Financial Daily from THE HINDU group of publications
Saturday, Aug 31, 2002
Industry & Economy - Income Tax
TAXATION of salaries and perquisites has been the focus of attention and debate, particularly in the past decade or so. Of the 25 million assessees/taxpayers in the country, it would be interesting to find how many salaried assessees are on record. The general impression is that the salaried class is the most harassed lot, since every rupee paid to the employee is subject to tax deduction at source by the employer on a monthly basis. Most of the items of salaries and perquisites suffer tax and the exemptions available in the Rules are restrictive and not-so-attractive from the tax planning point of view.
Rule 3 of the Income-Tax Rules, 1962, deals with valuation of perquisites and lists out the various categories of perquisites that are liable to tax. This rule underwent a major change through Notification No. S.O. 940 (E)1 of September 25, 2001, with retrospective effect from April 1, 2001. The purpose was to simplify and rationalise the procedure for determining the perquisite value for various categories, based on the recommendation of an expert group constituted for this purpose.
The above notification was the subject of a writ petition before the Jharkhand High Court in Tata Workers' Union and Another vs Union of India and Others (2002 256 ITR 725 Jharkhand).
Rules for housing
The amended Rule 3 for valuation of perquisites for housing in respect of private sector employees states that where the accommodation is provided by any other employer and where the accommodation is owned by the employer, the value is 10 per cent of salary in cities having a population exceeding four lakh as per 1991 census and 7.5 per cent of salary in other cities, in respect of the period during which the said accommodation was occupied by the employee during the previous year as reduced by the rent, if any, actually paid by the employee.
The Tata union workers filed a writ petition challenging the vires of Notification S.O. 940 (E). The impugned notification was assailed mainly on two grounds.
First, that it gave arbitrary and unfettered powers to the Revenue because computation of the perquisite on the basis of the percentage of the salary (10 per cent of salary and 7.5 per cent of salary) had no nexus with the object sought to be achieved and was not based on an intelligible differentia.
And that there could be cases where the houses allotted to the employees by the employer may be such lower rental that 10 per cent or even 7.5 per cent of the salary may be considered to be very much on the higher side.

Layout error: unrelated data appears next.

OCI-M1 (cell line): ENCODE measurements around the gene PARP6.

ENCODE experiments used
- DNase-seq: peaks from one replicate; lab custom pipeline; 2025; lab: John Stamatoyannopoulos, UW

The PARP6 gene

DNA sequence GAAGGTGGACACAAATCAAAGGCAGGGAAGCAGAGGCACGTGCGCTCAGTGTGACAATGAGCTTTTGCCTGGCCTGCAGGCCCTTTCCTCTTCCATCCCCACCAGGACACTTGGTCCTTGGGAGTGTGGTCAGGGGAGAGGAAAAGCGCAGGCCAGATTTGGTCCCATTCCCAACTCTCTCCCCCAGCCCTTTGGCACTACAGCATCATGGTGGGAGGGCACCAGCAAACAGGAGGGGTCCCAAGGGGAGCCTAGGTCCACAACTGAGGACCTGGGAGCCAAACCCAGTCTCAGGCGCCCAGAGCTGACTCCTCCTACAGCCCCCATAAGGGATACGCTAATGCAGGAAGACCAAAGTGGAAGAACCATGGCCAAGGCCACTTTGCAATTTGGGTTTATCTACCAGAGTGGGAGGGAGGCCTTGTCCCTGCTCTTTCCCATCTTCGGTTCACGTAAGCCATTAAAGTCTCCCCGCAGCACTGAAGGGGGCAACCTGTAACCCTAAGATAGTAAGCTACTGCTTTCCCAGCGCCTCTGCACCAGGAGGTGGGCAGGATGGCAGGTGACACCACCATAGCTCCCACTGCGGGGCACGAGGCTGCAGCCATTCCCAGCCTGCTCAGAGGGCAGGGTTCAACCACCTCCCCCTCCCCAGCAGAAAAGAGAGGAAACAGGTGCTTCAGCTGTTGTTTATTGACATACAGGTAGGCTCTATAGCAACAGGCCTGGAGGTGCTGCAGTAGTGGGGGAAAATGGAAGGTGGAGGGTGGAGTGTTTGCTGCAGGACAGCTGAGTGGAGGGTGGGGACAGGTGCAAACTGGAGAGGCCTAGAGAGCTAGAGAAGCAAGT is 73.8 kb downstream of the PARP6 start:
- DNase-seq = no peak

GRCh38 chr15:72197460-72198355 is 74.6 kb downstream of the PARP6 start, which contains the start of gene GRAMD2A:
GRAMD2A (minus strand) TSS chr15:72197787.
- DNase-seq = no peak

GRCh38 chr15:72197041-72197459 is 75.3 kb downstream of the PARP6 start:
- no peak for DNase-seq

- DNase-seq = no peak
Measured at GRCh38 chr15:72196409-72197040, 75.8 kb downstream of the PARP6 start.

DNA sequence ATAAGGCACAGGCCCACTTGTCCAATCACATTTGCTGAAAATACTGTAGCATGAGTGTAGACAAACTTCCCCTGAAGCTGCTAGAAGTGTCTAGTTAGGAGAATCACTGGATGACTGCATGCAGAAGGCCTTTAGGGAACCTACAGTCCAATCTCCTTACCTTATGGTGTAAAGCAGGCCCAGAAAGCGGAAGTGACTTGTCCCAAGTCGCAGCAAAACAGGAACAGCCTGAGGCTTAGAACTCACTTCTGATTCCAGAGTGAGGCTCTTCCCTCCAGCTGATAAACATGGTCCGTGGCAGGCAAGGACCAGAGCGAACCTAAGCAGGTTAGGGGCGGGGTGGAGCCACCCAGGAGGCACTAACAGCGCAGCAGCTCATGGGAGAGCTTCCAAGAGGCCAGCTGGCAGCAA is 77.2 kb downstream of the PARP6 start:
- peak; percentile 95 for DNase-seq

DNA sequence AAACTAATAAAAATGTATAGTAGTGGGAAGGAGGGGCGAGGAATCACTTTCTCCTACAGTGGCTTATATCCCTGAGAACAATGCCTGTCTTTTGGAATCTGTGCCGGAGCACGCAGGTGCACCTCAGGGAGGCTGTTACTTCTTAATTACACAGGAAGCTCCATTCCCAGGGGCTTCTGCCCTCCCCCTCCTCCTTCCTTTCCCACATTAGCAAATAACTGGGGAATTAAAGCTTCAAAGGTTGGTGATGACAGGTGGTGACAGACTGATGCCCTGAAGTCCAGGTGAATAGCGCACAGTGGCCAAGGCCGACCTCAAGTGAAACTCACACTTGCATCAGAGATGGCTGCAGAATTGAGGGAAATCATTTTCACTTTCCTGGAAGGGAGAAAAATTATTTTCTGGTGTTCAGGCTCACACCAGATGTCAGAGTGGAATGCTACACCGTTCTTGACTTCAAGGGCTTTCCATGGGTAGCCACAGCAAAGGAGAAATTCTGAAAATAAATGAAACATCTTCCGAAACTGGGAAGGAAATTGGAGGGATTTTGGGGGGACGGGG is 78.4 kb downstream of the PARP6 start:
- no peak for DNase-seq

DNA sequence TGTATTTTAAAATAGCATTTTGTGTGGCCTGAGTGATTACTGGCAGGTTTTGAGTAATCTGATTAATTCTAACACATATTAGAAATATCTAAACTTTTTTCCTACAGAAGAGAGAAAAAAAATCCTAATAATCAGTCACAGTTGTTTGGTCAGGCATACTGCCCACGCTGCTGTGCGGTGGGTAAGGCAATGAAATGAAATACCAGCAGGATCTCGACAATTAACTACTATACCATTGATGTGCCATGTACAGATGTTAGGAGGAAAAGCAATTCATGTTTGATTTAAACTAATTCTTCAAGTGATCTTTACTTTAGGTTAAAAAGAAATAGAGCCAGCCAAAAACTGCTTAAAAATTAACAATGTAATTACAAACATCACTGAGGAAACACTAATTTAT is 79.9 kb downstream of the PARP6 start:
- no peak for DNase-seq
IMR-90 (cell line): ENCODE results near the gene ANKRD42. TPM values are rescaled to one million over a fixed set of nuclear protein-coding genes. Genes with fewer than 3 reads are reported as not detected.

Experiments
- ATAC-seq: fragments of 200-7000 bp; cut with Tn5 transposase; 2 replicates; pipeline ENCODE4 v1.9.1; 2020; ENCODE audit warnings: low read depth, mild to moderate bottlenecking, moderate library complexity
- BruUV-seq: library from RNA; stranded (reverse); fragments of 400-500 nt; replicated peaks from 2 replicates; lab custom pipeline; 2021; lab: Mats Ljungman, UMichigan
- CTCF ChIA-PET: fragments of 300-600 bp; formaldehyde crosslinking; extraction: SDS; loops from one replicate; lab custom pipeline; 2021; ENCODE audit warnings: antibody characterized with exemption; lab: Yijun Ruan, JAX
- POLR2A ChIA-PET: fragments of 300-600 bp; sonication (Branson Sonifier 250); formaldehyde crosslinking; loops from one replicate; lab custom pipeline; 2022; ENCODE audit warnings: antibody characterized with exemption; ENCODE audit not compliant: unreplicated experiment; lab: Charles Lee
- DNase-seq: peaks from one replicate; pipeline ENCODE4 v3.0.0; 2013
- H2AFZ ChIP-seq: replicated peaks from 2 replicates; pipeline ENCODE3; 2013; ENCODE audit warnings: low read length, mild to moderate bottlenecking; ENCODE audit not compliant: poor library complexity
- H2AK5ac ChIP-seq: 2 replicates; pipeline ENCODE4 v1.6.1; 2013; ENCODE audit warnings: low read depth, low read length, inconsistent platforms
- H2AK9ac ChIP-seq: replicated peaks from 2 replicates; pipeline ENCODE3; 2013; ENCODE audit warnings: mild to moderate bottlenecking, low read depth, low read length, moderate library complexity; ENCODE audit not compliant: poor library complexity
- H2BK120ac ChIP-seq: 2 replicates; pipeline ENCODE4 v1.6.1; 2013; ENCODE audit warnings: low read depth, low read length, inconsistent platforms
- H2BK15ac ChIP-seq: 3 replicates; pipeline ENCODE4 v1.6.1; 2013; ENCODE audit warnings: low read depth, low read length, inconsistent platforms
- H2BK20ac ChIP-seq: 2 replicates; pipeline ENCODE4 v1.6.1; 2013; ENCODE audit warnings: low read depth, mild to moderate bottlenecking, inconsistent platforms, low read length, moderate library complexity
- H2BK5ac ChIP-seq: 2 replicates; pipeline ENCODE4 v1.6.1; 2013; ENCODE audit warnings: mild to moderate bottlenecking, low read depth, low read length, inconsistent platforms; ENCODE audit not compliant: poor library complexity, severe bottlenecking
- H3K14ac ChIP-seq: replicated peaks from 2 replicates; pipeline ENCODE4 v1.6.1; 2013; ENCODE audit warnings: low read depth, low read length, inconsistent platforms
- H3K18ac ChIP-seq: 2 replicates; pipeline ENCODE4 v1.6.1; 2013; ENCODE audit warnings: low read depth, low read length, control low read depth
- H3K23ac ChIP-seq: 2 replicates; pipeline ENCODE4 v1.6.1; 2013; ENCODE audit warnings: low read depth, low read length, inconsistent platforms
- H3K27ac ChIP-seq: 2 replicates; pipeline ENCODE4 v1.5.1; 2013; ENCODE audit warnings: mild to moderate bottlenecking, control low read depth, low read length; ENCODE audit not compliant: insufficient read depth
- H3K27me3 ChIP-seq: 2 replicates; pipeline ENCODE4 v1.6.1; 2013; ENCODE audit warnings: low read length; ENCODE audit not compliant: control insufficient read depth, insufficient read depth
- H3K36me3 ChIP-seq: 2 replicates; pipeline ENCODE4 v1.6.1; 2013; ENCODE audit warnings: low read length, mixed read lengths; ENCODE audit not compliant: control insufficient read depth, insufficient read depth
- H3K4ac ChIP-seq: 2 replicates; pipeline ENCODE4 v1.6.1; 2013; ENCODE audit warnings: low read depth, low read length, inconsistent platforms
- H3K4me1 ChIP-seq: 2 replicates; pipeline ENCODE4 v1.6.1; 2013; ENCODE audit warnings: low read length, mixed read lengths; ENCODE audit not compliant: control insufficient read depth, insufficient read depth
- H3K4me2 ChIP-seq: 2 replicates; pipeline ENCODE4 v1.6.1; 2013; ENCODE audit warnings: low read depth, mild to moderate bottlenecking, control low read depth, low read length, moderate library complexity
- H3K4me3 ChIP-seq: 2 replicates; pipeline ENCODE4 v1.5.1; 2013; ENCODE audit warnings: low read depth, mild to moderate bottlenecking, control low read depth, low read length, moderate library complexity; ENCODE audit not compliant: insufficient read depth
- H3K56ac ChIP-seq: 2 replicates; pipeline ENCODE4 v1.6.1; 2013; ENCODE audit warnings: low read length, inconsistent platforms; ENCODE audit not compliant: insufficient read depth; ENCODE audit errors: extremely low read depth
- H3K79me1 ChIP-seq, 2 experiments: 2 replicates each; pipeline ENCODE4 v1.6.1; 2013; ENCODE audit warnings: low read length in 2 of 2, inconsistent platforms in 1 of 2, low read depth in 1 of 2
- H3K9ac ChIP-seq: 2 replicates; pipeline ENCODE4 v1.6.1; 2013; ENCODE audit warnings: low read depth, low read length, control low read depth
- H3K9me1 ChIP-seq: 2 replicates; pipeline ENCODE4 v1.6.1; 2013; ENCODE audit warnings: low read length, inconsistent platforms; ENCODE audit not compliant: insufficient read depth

Basically, the writ petition focussed attention on valuation of perquisites relating to housing. The earlier rule limited the value of perquisite to fair rental value (FRV) of the accommodation where such value was lesser than 10 per cent of salary.
The new Rule 3 dealing on the subject fixes an arbitrary figure of 10 per cent of salary irrespective of the actual FRV of the property in question.
The Jharkhand High Court dismissed the writ and held that the substituted Rule 3 was in the right direction: "... Looking to the reasonableness of the classification between the cities with population of less than four lakh and others with bigger population, we do not find anything unreasonable in the value being fixed at 7.5 per cent and 10 per cent, respectively, of the salary. We do not consider this unreasonable from any yardstick or parameter. According to us, the amended Rule 3 does appear to be a step in the right direction especially when looking to the simplification aspect of the same."
It found that the notification did not suffer from any arbitrariness because for rationalising and simplifying the procedure, the Board had brought about the notification. While there can be two views as to whether the notification would stand the scrutiny of High Courts on a writ petition, the fact remains that valuation for housing as laid down by new Rule 3 suffers from unreasonableness. There are several cases where factories are situated in the outskirts of metros and accommodation is provided for private sector employees. Salary levels may be high depending on the nature of the business, type of the company and the levels of employees. FRV of the accommodation may be low only because of the locational considerations.
In such an eventuality, merely taking a fixed per cent of salary as perquisite value where FRV is substantially lower smacks off arbitrariness and unreasonableness. There is a case to restate the erstwhile Rule 3 on this subject to accommodate situations where FRV can be taken as perquisite value when it is less.
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